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Calendar by Snow & Graham

Here we are. Nearly on the edge of 2015 and 2016. My, how the years seem to whip by lately! Ever since I turned 25 I have noticed a serious switch in how quickly each year seems to pass. Le sigh. 2015 was an interesting year for me, as I know it was for everyone reading this. I grew in many ways, became more myself in many ways, and have found greater joy and peace within the everyday.

I know it’s commonplace to despise New Year’s resolutions, and ubiquitous to assume they’re all doomed for failure. I have often found the start of a new school year (being a teacher) is a great time for a fresh start. Regardless, there’s something that comes over me each late December that has me subconsciously making plans to live an even better life in the coming year.

Although not all of my past resolutions have been successful, I have noticed a distinct pattern of behavior in me that supports the ones that are. Here are a few simple tips to stay positive, keep your resolutions, and turn them into habits in 2016.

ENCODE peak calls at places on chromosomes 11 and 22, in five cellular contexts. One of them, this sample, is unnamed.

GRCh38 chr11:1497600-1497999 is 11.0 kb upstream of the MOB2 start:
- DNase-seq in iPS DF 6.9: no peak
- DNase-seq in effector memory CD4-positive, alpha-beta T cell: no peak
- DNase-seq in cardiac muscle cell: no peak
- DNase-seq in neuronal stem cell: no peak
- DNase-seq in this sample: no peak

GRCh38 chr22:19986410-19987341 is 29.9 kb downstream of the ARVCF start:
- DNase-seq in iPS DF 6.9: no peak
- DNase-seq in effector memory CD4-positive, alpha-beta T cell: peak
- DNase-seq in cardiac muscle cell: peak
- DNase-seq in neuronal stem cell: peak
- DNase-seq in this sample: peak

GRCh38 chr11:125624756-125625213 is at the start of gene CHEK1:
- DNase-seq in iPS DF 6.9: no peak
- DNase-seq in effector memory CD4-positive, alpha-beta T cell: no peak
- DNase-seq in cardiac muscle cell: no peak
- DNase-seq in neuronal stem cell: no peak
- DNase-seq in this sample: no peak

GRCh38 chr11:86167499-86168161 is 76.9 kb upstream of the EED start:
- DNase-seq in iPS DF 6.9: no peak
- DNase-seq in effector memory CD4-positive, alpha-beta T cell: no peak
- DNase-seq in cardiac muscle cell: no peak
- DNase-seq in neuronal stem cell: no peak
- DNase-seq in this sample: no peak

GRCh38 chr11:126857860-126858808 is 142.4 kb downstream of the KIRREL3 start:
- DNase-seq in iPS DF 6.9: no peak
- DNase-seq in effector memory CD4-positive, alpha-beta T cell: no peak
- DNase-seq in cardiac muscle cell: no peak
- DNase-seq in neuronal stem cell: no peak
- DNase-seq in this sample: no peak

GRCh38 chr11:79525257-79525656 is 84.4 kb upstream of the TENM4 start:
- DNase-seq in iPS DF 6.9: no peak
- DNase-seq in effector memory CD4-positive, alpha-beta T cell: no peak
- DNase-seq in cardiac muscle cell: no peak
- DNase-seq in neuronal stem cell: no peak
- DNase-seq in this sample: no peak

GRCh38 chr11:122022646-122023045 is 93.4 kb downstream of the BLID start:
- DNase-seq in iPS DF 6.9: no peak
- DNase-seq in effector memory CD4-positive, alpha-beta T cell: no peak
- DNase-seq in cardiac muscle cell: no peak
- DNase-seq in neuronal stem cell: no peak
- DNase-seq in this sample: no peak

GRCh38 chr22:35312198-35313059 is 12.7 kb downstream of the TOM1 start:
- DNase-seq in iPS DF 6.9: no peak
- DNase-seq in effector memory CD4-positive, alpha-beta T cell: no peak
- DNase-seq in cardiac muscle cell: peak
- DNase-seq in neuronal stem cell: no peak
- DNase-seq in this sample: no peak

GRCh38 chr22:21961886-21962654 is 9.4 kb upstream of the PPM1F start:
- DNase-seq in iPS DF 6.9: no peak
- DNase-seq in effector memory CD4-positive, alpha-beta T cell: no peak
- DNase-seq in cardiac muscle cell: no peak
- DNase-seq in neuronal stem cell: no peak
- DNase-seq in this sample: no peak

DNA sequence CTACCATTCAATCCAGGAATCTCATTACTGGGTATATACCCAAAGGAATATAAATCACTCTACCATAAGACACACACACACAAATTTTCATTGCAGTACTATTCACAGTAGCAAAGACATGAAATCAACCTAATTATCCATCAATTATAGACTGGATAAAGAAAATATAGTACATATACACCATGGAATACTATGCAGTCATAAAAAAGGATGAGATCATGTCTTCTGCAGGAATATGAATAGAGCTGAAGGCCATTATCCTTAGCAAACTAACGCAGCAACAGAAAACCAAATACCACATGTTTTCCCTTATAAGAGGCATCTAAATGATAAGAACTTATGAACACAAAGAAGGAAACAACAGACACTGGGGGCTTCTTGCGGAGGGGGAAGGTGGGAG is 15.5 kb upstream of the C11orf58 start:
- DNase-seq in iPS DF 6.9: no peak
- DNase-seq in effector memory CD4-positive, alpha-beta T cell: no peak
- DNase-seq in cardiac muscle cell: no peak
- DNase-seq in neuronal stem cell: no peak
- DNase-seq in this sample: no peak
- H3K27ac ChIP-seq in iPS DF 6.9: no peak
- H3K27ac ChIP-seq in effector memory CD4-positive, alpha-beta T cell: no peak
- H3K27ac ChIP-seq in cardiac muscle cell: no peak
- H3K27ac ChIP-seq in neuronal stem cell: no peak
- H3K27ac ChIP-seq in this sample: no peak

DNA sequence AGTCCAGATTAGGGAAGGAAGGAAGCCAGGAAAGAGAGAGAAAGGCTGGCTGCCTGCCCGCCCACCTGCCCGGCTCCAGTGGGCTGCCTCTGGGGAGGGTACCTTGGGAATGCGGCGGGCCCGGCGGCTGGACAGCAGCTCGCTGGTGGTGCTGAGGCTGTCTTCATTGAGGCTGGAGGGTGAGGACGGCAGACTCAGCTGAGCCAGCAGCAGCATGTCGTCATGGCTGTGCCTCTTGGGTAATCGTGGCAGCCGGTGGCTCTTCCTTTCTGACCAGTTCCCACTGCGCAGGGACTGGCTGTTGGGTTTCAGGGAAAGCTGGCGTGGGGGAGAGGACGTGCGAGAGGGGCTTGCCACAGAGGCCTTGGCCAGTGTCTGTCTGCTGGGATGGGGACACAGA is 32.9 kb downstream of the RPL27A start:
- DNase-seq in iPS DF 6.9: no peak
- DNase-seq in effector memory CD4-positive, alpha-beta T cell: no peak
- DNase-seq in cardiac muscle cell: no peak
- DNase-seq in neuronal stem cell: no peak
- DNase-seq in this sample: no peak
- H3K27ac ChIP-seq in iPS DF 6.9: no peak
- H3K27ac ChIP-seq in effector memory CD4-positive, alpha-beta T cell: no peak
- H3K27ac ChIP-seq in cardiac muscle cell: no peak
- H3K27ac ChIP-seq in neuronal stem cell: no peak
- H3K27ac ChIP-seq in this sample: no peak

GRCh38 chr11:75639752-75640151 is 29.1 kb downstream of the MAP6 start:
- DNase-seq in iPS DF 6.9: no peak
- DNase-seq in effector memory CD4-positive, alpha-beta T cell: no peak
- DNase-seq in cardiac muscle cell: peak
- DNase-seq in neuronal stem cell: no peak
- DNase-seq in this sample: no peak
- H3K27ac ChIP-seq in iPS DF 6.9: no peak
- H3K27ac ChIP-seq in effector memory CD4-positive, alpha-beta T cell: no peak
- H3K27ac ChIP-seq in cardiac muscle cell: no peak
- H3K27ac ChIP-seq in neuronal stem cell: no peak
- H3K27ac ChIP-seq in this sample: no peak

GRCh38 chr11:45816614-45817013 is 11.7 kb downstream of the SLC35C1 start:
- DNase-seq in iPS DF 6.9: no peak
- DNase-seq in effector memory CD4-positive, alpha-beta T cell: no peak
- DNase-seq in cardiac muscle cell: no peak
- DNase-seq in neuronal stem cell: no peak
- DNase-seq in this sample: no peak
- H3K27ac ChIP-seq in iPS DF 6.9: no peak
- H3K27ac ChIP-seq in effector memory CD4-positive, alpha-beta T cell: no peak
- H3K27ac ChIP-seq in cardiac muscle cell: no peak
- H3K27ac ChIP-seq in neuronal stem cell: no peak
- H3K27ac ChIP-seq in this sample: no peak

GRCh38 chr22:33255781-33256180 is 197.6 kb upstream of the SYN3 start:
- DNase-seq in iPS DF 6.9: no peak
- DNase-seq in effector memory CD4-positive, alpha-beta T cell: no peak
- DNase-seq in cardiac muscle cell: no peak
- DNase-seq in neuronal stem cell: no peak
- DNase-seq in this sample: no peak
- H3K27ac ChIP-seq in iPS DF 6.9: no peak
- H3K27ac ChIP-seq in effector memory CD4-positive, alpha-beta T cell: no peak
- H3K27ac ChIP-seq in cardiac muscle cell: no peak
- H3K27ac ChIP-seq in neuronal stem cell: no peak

1. Begin before the January 1st. Starting something new, or even worse trying to stop something bad, on a high-pressure day like January 1st fills us with unnecessary anxiety. Why not start a few days early? It’s low stress, and you’ll inherently feel like anything you do is just a jump-start, not the real deal yet. Think about it. Come January 1st you’ll already have a couple days of your new routine down. Even if it was messy or not entirely successful, you’ll have those first bumpy days under your belt and will be that much better off when the pressure is really on.
  2. Start over a weekend or better yet, during your holiday break. Another sabotaging thing people often do when working on fresh, new resolutions is to begin Monday morning when they return to work after the holiday break. This is problematic because you’re trying to focus on something important to you, but also dealing with all of the stresses of work and your complex daily life. In his book The Power of Habit: Why We Do What We Do in Life and BusinessCharles Duhigg explains that the best time to develop new habits, or replace old harmful ones, is when you have most of your day to focus on results. Getting started over a holiday break or even a weekend sets you up for success because you can plan your whole day around what you’d like to accomplish, rather than splitting your focus between your goals and your life. Once you return to the reality of a hectic first week back in January, you will already have an idea of what supports you need to be successful.